Retiree sold on Windsor
July 19th, 2012:
Retiree sold on Windsor
By Chris Vander Doelen, The Windsor Star July 19, 2012
This happens more and more these days - meeting a newcomer to Windsor or Essex County who spouts surprised superlatives about the unexpected joys of living here.
It's so beautiful! The weather! Detroit! It's been 32 years since I became a transplant myself, but it never gets old for me hearing shocked newcomers relate their experience.
I bumped into another one this week, retiree Lottie Taillefer, who can't say enough good things about a newly adopted city she never wanted to visit, much less live in.
"When I was in North Bay, Windsor was the last place in the world I would have moved to," Lottie told me over the phone after calling me to talk about something else.
Taillefer ended up moving here 18 months ago at her daughter's urging after a lifetime spent in Northern Ontario and Quebec, and it's like she's found a new lease on life.
A native of Blind River, Ont., who grew up in Val d'Or, Que., and North Bay, Taillefer had been bumping around various apartments unhappily in the six years since her soulmate Leo died.
He was a builder and a good father and she's not looking to remarry "because you only get lucky once. He was a perfect husband."
First she lived near the eldest boy, a music teacher in North Bay. But she was bored without Leo. "There is nothing in North Bay. I've never been back and I don't miss it."
Then she moved to live near the other son in Montreal.
He's gay, a partner with an international accounting firm, married with two young daughters.
It didn't work out. "I hated the province of Quebec. The people aren't friendly and the province does nothing for its seniors."
Her daughter, a senior nurse in Essex County, convinced her to give this place a try and she thought what the heck.
Well, was she surprised.
"This is a great city. I hear people complain and I think, my God! Go back and live in the bush and see how you like it. I'm never going to live anywhere else," she told me over glasses of Coke in her cosy Bridge Avenue apartment with the river view she now prizes so much.
Taillefer wishes she could send postcards to her friends in North Bay. She wants to show off the skylines of Windsor and Detroit with the lights and the casinos (she plays the penny slots) and the big buildings. But she can't find one.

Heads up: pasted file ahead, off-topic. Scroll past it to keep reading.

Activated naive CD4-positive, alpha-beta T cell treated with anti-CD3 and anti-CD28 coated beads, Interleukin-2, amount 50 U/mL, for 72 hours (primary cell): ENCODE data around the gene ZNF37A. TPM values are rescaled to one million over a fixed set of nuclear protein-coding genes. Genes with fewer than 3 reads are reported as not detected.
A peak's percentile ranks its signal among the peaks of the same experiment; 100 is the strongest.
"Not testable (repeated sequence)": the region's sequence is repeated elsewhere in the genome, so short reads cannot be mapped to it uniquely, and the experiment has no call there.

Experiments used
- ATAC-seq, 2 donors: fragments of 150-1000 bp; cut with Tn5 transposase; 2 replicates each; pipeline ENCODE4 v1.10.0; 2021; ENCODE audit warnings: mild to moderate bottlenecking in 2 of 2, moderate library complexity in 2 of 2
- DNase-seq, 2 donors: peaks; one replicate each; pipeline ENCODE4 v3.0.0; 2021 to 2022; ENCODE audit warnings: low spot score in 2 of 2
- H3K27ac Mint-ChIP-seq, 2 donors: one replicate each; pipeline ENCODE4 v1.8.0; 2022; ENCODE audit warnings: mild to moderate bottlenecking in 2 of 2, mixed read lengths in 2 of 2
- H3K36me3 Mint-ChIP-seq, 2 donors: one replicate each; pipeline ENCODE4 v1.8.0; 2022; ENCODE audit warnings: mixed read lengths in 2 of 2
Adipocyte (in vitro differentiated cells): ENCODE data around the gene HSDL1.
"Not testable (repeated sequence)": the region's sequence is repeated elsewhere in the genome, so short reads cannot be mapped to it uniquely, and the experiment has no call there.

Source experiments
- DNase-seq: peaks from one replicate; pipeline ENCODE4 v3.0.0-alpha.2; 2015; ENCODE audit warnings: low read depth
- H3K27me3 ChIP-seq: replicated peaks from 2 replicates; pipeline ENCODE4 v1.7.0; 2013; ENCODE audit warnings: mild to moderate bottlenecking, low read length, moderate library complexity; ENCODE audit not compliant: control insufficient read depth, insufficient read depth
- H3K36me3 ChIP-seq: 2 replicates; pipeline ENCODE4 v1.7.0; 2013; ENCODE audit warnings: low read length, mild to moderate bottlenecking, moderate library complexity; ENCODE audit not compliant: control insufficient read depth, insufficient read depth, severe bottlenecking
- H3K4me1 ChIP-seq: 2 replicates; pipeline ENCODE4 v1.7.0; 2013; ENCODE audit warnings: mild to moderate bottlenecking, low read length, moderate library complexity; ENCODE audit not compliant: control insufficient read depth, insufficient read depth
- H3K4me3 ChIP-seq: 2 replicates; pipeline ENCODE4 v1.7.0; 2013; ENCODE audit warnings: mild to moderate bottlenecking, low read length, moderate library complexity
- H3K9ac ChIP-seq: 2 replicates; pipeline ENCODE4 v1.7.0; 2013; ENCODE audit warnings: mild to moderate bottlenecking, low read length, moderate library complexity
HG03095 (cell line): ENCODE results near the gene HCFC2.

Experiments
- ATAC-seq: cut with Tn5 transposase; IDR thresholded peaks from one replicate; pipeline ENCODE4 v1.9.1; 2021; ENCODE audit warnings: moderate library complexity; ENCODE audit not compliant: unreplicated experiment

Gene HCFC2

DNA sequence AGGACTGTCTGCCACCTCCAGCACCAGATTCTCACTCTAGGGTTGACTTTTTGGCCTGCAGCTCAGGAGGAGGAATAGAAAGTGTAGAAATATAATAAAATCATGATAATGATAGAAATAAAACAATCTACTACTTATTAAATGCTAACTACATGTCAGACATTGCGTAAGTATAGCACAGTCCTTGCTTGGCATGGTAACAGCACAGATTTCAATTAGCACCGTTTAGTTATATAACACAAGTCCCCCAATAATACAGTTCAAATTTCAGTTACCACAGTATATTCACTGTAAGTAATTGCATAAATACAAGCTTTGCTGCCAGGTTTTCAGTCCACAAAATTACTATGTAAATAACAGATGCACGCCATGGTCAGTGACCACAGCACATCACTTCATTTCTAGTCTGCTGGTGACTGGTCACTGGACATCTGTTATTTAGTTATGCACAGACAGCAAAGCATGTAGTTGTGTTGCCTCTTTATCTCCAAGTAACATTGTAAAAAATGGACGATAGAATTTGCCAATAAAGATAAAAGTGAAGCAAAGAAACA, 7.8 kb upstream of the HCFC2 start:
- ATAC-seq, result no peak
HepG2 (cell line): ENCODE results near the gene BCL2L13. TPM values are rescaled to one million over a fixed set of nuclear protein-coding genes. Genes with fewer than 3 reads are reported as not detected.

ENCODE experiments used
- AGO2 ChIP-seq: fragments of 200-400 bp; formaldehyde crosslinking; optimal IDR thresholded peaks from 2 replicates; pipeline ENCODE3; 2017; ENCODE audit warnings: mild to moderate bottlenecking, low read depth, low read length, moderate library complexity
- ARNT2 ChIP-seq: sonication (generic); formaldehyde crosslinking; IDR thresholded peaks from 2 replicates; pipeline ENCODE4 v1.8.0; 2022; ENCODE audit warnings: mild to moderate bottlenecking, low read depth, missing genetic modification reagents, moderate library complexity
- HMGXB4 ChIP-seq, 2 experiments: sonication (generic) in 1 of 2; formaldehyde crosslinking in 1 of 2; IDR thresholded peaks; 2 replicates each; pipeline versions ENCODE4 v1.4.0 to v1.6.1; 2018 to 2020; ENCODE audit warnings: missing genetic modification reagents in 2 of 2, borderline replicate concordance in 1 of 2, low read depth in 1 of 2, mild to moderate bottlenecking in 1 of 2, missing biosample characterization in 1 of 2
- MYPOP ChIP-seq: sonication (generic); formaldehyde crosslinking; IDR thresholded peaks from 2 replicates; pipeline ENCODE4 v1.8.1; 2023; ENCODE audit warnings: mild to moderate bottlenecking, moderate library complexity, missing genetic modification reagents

All the negative impressions she had of Windsor are gone.
Taillefer enjoys taking in a Tigers game when it's not too hot, she feels safe and loves walking what she feels are gorgeous streets.
Mostly, it's the trees: "My God, I don't think Windsor has ever cut down a tree! They seem to have built the houses around the trees."
This is music to the ears of a tree lover, so I press for more.
"Some of the trees here, they're so huge and they have so much character. There's one on Campbell Avenue - I might be nuts, but I love that tree. I look at it every time I'm waiting for the bus."
Afterwards I go to check it out, and find an enormous black walnut wrapped around an equally huge Ohio buckeye. You wouldn't see either of those up in North Bay.
Other things surprised Taillefer: the diversity of Windsor's people, the cargo ships and constant activity on the riverfront.
And, of course, the weather. "I didn't have to wear boots all winter! I gave them away." The people she finds "very friendly," even if some of them tend to complain too much about Windsor.
Taillefer was pleased to find a huge Lebanese community here - she's half Lebanese, half French-Canadian - and surprised that so few people speak French. "I don't want to forget my French," so she's doing French crosswords.
She's found the housing cheaper and better by far in Windsor than any of her former cities. And unlike in Quebec, prescription drugs here are mostly covered. Quebec seniors pay for every penny of their prescriptions, and the transit is terrible, she says.
"The bus service is excellent here. I hear them complain about the buses, but why?"
Recently she discovered the shuttle that takes seniors to the airport for only $7.50. (Montreal son had sent an airline ticket as a lure to come see some of the seven grandchildren.)
Of course, some of all this happiness with Windsor might be due to Taillefer's own positive attitude. She's 81, looks and acts a couple of decades younger.
You might eventually run into her at Devonshire Mall or Caesars or maybe a Red Wings game one day if they can get tickets when the Canadiens come to town.
"My daughter had me move here, but I told her: if you want to move anywhere else you go right ahead because I'm staying right here."
Visit the News page here..